At a time when racist actions fill our newsfeeds and send us into a low-grade depression, the last thing we want to see is the n-word in our children’s schoolbooks. So the recent decision of a Virginia mother to ask that state's Accomack County to remove Adventures of Huckleberry Finn and To Kill a Mockingbird from the local schools was understandable. It just wasn’t right.
But I get it. I was a young person for whom the n-word and others equally damaging were the flora and fauna of my environment. So when my kids were little, I, too, tried to keep certain words from crossing my lips. I switched off certain songs when they played on the radio, and monitored the movies that came into my home. But then I decided to write a historical novel about a girl held in slavery, and guess what? The words that the master used to address the young female protagonist could not be pretty. What would he call her? You can imagine.
Our kids need our protection but also our honesty. So books that describe a racist society as a racist society are not bad. They are necessary. If a character in a book uses the n-word, we can explain this to our child in the same way we teach that God is invisible, death is inevitable and it is folly to make idols out of celebrities. That’s the reality of parenting, and it is our duty.
We also need to point our children in the direction of books that will support their self-concepts. We Need Diverse Books is one resource. So are the Brown Bookshelf and anything published by Lee and Low and Just Us Books.
But it’s important to take a hard line on the removal of books from classrooms and shelves. Not only does that express our fear of ideas, but the crazy thing about censorship is that everyone wants the other person to shut up. So when we take books that we don’t like from the shelves, we can’t complain when others remove those that reflect our views. What happens if books about civil rights, early freedom fighters and slavery, for example, begin to disappear? You can bet that in this conservative era, threats to books like that will be forthcoming.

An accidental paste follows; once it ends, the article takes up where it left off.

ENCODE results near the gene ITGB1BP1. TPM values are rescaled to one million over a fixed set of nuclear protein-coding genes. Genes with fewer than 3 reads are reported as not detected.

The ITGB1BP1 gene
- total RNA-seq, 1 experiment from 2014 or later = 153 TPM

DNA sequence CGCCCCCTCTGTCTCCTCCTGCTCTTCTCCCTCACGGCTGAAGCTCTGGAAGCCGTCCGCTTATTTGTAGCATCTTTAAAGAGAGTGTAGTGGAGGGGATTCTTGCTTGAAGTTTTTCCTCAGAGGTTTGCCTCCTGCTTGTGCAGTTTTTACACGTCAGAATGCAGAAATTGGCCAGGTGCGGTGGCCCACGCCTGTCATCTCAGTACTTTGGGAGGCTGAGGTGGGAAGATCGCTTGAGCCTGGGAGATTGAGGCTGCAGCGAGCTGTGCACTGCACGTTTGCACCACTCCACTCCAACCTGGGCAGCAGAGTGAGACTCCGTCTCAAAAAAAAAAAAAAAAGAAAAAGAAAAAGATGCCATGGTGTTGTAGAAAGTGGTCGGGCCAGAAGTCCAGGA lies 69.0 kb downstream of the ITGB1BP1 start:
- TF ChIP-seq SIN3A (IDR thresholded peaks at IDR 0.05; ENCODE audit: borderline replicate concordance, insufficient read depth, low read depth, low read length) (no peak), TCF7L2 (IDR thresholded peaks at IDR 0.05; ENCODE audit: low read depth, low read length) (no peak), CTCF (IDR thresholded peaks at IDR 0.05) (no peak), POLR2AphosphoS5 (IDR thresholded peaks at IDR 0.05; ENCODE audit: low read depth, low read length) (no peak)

To Kill a Mockingbird and Adventures of Huckleberry Finn were immediately taken from the shelves because the rule in Accomack County is that a challenged book must disappear until there is a review. But then there was an outcry in support of the First Amendment, with advocates pointing out the books’ positive values of teaching history and racism for generations. The books were quickly reviewed and put back.
I was one of about a dozen black youths in a school of 900 whites in the 1960s. Books by authors of all races buffered me. They were especially helpful if they were set in another time. From The Three Musketeers to Oliver Twist to Black Boy, books gave me the tools to view injustice from a safe distance. Literature from the past does the same thing now. Kids can read about struggles in other eras and contextualize their daily outrage. Books can show them that the human condition is often tumultuous and unpredictable.
Literature also offers tools to see the gray areas of ethics, so necessary at this point in our history. Classic books with well-drawn characters may let our kids step back from the Machiavellian rhetoric in our environment to a more thoughtful place where they can understand the differences between well-meaning people and just plain mean ones.
In our electronically saturated society, young people read headlines much more than a whole story, and they frequently hear outcries without any historical background. They need books that show them the kinds of societies in which racism flourished in as much complexity and reality as an author can muster.
Good books don't inflict the wounds; they provide the balms. Just consider the words, “Once upon a time … ” It is the beginning of every fairy tale. There are bad guys and good guys. A child identifies with the hero, the good person.
And we, parents and teachers, reinforce that. We tell our children that they, too, have courage and resilience inside themselves, just like the main character. They will rise above their difficulties and surroundings, we predict. And if we live without fear of words, ideas or racism itself, our children will believe us. Then we will have our happy ending. Our children will be able to recognize the difference between right and wrong. And they will grow into the heroes of their families and communities and our nation.
Fatima Shaik teaches African-American literature at Saint Peter's University and is the co-chair of the Children's and Young Adult Book Committee of PEN American Center.